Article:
Enterprise wants and needs far exceed anything the desktop or workstation consumer group can possibly offer. Most of those wants and needs center around managing resources or maintaining connections among desktops, workstations, and other server computers.
Active Directory (AD) is an implementation of the Lightweight Directory Access Protocol (LDAP), a protocol and service framework that delivers directory services to Windows-based networks. AD provides central authentication and authorization services, global policy assignment, widespread software deployment, and large-scale updates for an entire organization. AD Directory Service (DS) is used to centrally store and manage information about the network resources spread across a given domain. The framework itself holds a number of levels that include forests, domains, and trees.
Employees are defined by their roles or capacities within an organization. There are leadership roles, management roles, and general occupational roles to fulfill, each defined by separate duties, privileges, and responsibilities. Among those privileges and responsibilities are varying layers of access to business-related information. For example, a general employee has no real reason to access or modify management-related information, such as work schedules or other employees’ contact information.
In much the same way, users are defined in a system by their access privileges on that system. Access controls are captive restrictions set in place on server computers necessary to prevent accidental, intentional, and unauthorized use of data, files, and settings, particularly those critical to system operation.
One feature Windows Server 2008 brings to the table is Network Access
Protection (NAP), which enforces strict health checks on all incoming client connections. That is, it inspects the state of the client to make sure it meets requirements for antivirus and antispyware coverage and currency, Windows update currency, and so forth.
Policy-based controls on the Windows Server 2008 platform are evident virtually anywhere a user or process interacts with the system. Active Directory (AD) Domain Services are a global configuration policy-driven framework used to define various Windows network parameters for an entire organization. Policy-based control is also apparent in protective access mechanisms deployed on the network to enforce certain requirements for connecting computers.
Authentication Dial-In User Service (RADIUS), a network-policy checking server and proxy for Windows Server 2008. NPS replaces the original Internet Authentication Service (IAS) in Windows Server 2003 and performs all the same functions for VPN and 802.1x-based wired and wireless links, and performs health evaluations before granting access to NAP clients.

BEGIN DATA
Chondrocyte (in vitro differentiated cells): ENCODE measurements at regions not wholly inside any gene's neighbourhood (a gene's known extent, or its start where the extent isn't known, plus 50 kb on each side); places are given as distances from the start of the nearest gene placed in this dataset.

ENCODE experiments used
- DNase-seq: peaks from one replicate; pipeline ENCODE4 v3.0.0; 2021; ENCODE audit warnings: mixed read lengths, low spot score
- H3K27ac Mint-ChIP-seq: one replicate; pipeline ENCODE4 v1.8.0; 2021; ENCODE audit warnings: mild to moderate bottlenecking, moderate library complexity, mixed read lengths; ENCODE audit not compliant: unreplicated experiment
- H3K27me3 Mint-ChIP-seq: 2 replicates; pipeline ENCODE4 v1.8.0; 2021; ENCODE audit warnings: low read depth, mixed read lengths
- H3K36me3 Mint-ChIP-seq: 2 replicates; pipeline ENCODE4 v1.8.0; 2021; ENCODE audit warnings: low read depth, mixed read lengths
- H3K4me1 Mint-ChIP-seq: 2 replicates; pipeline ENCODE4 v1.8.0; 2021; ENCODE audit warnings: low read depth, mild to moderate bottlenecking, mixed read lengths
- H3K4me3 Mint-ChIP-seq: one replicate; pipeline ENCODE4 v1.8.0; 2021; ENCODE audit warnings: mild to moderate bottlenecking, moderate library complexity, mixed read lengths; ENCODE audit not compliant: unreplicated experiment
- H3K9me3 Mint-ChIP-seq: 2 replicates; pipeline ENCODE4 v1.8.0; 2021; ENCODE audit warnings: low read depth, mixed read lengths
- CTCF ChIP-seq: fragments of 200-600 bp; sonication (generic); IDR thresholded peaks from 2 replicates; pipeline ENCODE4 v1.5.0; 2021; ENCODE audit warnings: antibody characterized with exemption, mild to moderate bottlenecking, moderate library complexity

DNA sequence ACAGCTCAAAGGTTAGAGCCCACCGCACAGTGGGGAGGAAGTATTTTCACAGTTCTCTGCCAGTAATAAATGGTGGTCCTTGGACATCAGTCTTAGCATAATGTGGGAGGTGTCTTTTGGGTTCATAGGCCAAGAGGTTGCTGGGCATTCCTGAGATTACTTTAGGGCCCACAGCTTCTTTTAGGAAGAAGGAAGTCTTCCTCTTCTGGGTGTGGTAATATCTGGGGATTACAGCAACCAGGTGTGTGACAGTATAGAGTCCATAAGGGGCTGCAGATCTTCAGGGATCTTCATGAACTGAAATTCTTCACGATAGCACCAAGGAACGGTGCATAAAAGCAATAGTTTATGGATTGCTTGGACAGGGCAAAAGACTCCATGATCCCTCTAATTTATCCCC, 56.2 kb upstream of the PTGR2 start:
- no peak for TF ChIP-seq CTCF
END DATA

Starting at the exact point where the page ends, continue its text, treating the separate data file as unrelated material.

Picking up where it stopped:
Policy-based controls also encompass the variety of various Windows Server 2008 core components and features like network protocol-oriented QoS and system-wide directory services provided through AD.
In addition to NAP features that ensure an optimal level of health for Windows Server 2008 networks, a number of other useful client management tools are natively available on the platform. TS Remote Desktop Connection (RDC) 6.0 remotely verifies that clients are connecting to the correct computers or servers. This prevents accidental connections to unintended targets and the potential to expose sensitive client-side information with an unauthorized server recipient.
TS Gateway also provides for endpoint-to-endpoint sessions using the Remote Desktop Protocol (RDP) with HTTPS for a secure, encrypted communications channel between various clients that include FreeBSD, Linux, Mac OS X, and Solaris.
There’s a lot of redundancy in virtually every modern computing and networking environment. There are multiple workstation computers for multiple employees, possibly built with dual memory banks, dual-core processors, and doubled-up RAID drives and NICs, communicating with load-balanced servers operating in round-robin fashion — just to give a thumbnail perspective of a much bigger portrait. Chances are good that in an environment like this, when you configure, install, or modify something once, you’ll have to repeat that same action elsewhere.
Large-scale software deployments are one clear instance of this observation. Generally, you don’t install just one computer but several. It may be a few dozen, or it may be several hundreds or thousands. Either way, do you really want to process each case individually by hand? We didn’t think so, and neither do most administrators, which is why you hear things like “unattended” or “automated” installation.
Windows Server 2008 further enhances the software deployment cycle by realizing a simple principle: Build a modular, easily modified, unified image format through which all subsequent installation images are created, each unique only in the features it removes or adds to the base. The Windows Imaging Format (WIF) creates an abstract modular building block for operating system deployment so that you can create in-house install images that incorporate whatever applications, configurations, or extensions you deem necessary. Then, you can roll out multiple installs at a time in a completely self-contained, automated fashion that can even include previously backedup personal user data and settings.
Source of Information : For Dummies Windows Server 2008 For Dummies
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